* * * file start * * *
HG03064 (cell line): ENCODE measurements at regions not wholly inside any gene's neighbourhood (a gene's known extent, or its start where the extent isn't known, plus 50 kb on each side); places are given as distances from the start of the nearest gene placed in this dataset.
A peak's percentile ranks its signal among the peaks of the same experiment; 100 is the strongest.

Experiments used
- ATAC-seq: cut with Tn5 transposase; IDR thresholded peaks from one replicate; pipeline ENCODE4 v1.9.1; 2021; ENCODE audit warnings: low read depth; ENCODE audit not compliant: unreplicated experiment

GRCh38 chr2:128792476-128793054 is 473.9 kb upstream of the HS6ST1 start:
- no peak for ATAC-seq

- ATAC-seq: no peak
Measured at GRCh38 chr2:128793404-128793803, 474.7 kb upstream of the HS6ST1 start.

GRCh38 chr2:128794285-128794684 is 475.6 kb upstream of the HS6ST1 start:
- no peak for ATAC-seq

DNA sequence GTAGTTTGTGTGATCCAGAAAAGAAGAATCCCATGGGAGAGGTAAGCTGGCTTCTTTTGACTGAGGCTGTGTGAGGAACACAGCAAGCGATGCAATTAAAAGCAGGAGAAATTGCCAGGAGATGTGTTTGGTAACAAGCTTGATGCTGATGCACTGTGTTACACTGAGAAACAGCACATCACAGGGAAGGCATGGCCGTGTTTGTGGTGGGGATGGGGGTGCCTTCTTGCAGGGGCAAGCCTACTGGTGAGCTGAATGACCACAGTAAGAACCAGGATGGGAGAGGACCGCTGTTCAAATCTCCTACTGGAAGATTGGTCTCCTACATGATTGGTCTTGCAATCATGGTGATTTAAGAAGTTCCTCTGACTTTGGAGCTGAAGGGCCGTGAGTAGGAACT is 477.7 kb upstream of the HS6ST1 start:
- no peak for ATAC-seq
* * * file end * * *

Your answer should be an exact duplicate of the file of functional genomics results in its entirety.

HG03064 (cell line): ENCODE measurements at regions not wholly inside any gene's neighbourhood (a gene's known extent, or its start where the extent isn't known, plus 50 kb on each side); places are given as distances from the start of the nearest gene placed in this dataset.
A peak's percentile ranks its signal among the peaks of the same experiment; 100 is the strongest.

Experiments used
- ATAC-seq: cut with Tn5 transposase; IDR thresholded peaks from one replicate; pipeline ENCODE4 v1.9.1; 2021; ENCODE audit warnings: low read depth; ENCODE audit not compliant: unreplicated experiment

GRCh38 chr2:128792476-128793054 is 473.9 kb upstream of the HS6ST1 start:
- no peak for ATAC-seq

- ATAC-seq: no peak
Measured at GRCh38 chr2:128793404-128793803, 474.7 kb upstream of the HS6ST1 start.

GRCh38 chr2:128794285-128794684 is 475.6 kb upstream of the HS6ST1 start:
- no peak for ATAC-seq

DNA sequence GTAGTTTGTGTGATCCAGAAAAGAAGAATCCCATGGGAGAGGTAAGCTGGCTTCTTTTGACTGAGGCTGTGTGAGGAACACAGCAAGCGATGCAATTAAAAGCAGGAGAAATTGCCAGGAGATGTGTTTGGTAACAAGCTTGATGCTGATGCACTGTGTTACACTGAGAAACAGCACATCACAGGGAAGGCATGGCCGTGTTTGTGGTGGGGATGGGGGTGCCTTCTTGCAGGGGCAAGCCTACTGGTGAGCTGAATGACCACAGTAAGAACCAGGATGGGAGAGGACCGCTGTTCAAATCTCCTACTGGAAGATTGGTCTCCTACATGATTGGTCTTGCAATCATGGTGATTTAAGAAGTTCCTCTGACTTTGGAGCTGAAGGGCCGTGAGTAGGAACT is 477.7 kb upstream of the HS6ST1 start:
- no peak for ATAC-seq